Another brave adventure was a trip to the spectacular botanical gardens

south of town in the mountains above Quimixto, , the

brainchild of a group of ex-pats.  Several years ago, they bought anbontanical gardns

old ranch, and its Hacienda de Oro is CAM02086[1]authentic Mexican residence, now restaurant set above the Rio Los Horcones.  Birds and butterflies abound.  They just opened a new Conservatory of Mexican orchids housing a collection of orchids from many regions of Mexico, some very rare.  This was my third visit.  I have hiked the trails through the jungle and gone skinny-dipping in the beautiful river, but this time stayed close to the orchids, Hacienda and other plantings.

Returning to Puerto Vallarta is when the adventure began. We decided to take the bus, which meant getting from the Hacienda to the highway, an uphill cobblestone drive of 200 yards, more than either a walker or a pair of hiking sticks could manage.  A gardener offered to take my companions on his ARV.  What a sight!  Unfortunately, climbing on was almost too much for bum knees, but we all survived, managed to board the bus and ride to the center of Puerto Vallarta.  Whew!


The buses run on Basilio Badillo Street which is full of art galleries, a large blown glass sales room which specializes in exports, and an oasis restaurant owned by a Canadian.  We went in there and had the best, most refreshing sangria I have ever been served.  A great ending to a glorious adventure and everyone feeling all their limbs, joints and bones still functional.  Pretty amazing.


In conclusion, I will say that the best adventure is the one you are determined to take, regardless of your challenges, walker, sticks and all.  Attitude makes the difference.  These ladies were brave and resilient even when the circumstances were difficult.  If you can, go, and don’t let chronic disabilities hold you back.  Next year you may not be able to go.

Be well, Do well and Keep Moving,


206 933 1889

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Legs are numb. Now what?

Gentle Reader,

climbing the steps to Montmartre
Daunting climb to Montmartre Basilica

The Sunday before leaving for three weeks in France I was standing in the choir and my right leg lost most of its feeling.  It tingled down to the foot.  I could see I was standing.  I could feel my upper body level, but my legs were numb.  All I could think of was what if this happens in France, in the middle of the Place de la Republic or climbing the steps to Montmartre?  

reduce back pain with an inversion table
Inversion table to relieve spinal pressure and collapse

I went home immediately and strapped myself into my inversion table, rocked back and forth a few times and then hung upside-down for as long as I could stand it.  The numbness went away, but what was I going to do in France?

Place de Contrescarpe, Paris left bank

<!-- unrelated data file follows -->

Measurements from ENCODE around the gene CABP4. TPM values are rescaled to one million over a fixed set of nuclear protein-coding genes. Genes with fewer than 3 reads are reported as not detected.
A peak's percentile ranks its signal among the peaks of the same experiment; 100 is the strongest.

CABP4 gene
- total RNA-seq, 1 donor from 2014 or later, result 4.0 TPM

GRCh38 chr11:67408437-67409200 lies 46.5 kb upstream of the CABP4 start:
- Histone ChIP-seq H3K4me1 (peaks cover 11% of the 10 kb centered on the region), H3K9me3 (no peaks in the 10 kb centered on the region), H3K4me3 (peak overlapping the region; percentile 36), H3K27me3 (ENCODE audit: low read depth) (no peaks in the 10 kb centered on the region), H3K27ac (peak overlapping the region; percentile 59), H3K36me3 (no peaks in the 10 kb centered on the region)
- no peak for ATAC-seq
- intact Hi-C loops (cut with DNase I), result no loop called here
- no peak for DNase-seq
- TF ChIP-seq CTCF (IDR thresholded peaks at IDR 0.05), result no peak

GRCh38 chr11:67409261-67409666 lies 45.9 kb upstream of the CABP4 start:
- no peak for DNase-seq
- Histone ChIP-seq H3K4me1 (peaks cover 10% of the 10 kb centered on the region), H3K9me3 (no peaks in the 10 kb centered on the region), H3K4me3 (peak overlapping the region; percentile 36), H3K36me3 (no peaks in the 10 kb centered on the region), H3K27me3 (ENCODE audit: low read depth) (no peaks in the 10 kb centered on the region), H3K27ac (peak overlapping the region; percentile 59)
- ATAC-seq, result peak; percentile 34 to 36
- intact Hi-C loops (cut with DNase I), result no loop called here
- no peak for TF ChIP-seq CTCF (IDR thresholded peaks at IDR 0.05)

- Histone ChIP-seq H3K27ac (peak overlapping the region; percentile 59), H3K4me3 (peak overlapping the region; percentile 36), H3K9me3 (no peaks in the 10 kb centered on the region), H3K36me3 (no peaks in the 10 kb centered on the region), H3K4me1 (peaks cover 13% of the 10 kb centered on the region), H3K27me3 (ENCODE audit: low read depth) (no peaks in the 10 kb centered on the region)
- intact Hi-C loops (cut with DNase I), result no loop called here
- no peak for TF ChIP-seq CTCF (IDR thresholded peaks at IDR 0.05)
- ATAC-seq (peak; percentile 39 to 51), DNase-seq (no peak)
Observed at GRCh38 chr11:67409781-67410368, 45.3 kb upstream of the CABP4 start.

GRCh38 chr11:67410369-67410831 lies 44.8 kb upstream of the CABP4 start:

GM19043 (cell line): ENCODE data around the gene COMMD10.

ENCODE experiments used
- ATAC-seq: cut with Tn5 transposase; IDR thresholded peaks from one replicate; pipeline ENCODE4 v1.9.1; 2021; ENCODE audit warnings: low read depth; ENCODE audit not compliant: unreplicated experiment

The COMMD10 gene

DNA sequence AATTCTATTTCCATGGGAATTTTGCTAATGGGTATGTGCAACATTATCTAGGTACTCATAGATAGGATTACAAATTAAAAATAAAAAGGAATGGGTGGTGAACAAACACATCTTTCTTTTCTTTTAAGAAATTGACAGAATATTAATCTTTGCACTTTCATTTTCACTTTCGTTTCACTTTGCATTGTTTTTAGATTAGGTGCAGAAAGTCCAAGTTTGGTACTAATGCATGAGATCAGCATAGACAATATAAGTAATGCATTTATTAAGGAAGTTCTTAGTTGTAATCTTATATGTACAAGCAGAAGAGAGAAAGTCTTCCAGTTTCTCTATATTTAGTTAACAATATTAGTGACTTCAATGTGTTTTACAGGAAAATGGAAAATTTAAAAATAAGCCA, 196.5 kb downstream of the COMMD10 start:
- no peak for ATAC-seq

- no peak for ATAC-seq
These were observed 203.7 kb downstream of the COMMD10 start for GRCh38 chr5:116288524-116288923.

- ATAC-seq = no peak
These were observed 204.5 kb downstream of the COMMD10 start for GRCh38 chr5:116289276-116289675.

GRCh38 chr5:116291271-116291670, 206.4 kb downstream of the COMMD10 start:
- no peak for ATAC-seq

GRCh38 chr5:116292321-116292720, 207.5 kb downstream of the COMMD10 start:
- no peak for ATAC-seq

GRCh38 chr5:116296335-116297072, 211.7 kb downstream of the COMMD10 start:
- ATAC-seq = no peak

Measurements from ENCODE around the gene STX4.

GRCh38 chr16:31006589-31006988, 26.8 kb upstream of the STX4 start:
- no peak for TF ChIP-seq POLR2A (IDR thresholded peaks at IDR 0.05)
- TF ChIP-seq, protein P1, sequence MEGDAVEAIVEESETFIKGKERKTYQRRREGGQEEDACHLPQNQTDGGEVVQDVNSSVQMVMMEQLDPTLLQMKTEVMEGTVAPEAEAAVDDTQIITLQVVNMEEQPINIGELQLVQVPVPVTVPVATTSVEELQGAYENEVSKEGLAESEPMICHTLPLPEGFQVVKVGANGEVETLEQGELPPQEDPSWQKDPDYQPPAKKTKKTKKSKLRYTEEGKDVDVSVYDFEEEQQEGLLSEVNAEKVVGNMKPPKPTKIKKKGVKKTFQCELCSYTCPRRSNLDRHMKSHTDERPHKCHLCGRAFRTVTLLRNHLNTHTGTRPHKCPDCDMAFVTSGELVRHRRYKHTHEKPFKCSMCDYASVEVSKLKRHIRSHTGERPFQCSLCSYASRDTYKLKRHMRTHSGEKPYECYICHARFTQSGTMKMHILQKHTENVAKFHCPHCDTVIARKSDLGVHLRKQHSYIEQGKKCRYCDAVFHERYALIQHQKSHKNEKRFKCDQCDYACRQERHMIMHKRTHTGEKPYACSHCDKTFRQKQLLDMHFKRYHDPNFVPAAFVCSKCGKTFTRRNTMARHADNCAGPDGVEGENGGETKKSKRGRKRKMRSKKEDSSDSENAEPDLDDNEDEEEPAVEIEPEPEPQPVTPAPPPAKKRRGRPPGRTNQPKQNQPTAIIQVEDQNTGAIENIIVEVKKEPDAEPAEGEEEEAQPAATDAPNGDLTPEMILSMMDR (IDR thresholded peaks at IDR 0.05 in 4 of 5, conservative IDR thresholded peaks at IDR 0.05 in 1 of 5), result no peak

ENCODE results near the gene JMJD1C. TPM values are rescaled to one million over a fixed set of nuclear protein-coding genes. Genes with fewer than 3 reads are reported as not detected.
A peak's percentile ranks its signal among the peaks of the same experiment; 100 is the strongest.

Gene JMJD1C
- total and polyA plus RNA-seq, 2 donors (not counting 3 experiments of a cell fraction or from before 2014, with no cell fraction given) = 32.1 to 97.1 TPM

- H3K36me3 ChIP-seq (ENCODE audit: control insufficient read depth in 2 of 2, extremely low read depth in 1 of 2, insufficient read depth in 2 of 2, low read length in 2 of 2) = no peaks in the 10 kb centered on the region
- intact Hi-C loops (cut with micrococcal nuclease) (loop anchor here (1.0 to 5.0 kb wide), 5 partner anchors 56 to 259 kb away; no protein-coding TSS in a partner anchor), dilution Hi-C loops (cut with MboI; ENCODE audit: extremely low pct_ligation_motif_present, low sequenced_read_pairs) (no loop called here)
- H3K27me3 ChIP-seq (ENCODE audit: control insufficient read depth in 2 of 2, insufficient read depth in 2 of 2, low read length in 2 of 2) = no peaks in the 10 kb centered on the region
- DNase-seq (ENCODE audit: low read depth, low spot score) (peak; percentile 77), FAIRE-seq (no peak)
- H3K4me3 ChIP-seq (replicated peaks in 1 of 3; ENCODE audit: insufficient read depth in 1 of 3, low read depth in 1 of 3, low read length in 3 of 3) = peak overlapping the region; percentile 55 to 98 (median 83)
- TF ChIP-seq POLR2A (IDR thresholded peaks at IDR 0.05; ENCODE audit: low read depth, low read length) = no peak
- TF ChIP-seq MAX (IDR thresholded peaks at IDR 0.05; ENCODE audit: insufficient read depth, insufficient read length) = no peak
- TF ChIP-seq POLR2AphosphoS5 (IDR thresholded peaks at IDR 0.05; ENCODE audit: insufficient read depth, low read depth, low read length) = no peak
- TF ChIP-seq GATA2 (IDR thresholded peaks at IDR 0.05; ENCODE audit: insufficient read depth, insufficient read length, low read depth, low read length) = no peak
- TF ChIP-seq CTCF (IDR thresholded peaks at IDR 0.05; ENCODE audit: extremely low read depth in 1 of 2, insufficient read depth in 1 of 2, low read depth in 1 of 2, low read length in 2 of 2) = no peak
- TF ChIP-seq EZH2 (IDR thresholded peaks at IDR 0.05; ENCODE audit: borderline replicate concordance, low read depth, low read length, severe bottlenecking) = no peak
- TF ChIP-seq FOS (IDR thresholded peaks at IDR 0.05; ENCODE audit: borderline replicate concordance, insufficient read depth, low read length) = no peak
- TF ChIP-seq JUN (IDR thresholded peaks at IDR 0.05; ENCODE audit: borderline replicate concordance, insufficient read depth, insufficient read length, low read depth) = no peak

me on the front porch, pic by Kevin S. Moul, writer/photographer

Walking around Paris, moving slowly from our Paris Oasis beneath Montmartre all the way to Place de Contrescarpe on the Left Bank, my right leg remained numb.  I could keep from falling by concentrating on the placement of my foot, using focus and intention rather than unconscious walking.  I was definitely preoccupied when we stopped in at the Shakespeare and Co. book store, the one-time lending library which catered to the young writers hanging out in Paris before WWII and after.  These authors included Ernest Hemingway, Gertrude Stein, Ford Madox Ford, F. Scott Fitzgerald and Ezra Pound.  We were going to study the writings of some of these in our week long writers’ retreat with Natalie Goldberg.  Distracted, my cell phone disappeared.  No posting on face book, no phoning via skype.  I was about to enjoy a complete vacation from electronic communication and was able to focus solely on writing and meditation.  Natalie’s retreats are conducted in silence except for class time.  That means meals, and morning and evening bath and bedroom negotiations among the 10 women living in La Solitude, a quarter mile from the Ferme Villefavard.  Can you imagine how you might emerge from such a phone free existence in a euphoric state of mind?

managing arthritis back pain and leg numbness
feet in chair, knees at right angle

My solution to the numbness problem was to hang from my knees with my feet out of the window in the second floor of this beautiful building (above).  This position lifted my sacrum and lower vertebra off the floor.  I used padding under my knees.  Then I lowered my self down (my butt is up against the wall under the window, here’s a picture I took when I was in New York City last month.

Every morning to open the sacrum and lower back

You can link to the image in a previous post.  The idea is to perform gentle pelvic clock motions to open up the pinched passage so the nerve endings can communicate with the feet and lower legs.  At home I use the Back2Life machine every morning.

Limousin cows
Limousin cows protect their young vigorously

The Writers’s retreat gave me plenty of opportunity to be quiet, write and read aloud.  The countryside was filled with Limousin cows, prime beef, and riotous wildflowers.  I managed to explore the Lascaux caves and canoe with my friend after the retreat.  The trip home was uneventful.  Because I had no phone, no phone money and no phone numbers, I took the light rail, the C Rapid ride bus to west Seattle and walked to my house pulling my suit case.